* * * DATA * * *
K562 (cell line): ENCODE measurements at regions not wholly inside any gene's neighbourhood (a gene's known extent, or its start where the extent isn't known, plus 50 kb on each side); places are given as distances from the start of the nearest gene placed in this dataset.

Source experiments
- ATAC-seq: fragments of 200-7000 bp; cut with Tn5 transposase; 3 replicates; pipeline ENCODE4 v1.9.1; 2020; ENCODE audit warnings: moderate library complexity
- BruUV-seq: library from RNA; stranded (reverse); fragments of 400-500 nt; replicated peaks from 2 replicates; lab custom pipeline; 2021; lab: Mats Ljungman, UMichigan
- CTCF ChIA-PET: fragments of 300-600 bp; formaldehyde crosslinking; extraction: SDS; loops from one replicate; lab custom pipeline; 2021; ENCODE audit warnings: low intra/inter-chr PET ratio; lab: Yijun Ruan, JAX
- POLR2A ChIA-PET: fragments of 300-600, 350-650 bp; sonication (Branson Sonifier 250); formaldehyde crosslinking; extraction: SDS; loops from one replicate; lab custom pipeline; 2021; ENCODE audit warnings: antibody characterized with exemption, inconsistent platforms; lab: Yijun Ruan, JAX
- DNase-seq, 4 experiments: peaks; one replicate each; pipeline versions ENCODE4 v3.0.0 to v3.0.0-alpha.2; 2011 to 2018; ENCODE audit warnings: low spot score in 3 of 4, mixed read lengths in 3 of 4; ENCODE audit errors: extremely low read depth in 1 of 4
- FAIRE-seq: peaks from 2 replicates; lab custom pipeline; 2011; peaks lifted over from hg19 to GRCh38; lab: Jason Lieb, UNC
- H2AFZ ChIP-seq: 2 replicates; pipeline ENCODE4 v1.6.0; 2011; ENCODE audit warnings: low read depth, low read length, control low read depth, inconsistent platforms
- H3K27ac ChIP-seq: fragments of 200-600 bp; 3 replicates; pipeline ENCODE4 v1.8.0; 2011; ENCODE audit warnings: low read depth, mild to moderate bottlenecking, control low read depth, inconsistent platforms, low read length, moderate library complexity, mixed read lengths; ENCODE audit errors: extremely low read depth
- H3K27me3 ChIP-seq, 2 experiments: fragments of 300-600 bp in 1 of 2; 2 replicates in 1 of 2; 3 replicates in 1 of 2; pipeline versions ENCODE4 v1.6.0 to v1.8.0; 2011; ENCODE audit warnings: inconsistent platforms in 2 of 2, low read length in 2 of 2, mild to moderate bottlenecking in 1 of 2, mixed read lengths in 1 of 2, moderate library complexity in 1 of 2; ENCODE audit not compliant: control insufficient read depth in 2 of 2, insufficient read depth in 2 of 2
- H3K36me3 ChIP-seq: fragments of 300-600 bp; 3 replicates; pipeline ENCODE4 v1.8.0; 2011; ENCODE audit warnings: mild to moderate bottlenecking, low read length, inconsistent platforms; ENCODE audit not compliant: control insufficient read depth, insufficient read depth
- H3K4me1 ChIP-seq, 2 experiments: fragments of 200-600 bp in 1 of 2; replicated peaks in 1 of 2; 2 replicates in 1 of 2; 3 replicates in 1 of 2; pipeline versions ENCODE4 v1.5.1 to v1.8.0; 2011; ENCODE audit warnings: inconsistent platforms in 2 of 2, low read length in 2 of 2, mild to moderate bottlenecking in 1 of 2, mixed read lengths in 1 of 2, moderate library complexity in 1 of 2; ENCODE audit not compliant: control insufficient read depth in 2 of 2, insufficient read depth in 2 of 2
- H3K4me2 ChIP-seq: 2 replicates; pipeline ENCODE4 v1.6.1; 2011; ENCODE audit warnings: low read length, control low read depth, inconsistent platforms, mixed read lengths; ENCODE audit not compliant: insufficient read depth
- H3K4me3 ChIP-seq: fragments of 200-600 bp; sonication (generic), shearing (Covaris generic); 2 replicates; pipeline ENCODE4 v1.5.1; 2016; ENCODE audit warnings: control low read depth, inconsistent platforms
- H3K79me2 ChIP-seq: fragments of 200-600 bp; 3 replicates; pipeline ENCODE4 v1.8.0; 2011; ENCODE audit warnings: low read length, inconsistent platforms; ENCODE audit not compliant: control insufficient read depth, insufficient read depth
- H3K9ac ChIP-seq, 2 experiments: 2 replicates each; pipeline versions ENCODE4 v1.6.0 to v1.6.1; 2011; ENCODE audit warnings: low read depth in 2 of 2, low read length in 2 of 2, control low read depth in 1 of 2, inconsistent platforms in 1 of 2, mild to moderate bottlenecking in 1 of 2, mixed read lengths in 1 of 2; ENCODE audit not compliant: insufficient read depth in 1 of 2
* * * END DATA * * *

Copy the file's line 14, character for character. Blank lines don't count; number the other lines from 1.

- H3K4me2 ChIP-seq: 2 replicates; pipeline ENCODE4 v1.6.1; 2011; ENCODE audit warnings: low read length, control low read depth, inconsistent platforms, mixed read lengths; ENCODE audit not compliant: insufficient read depth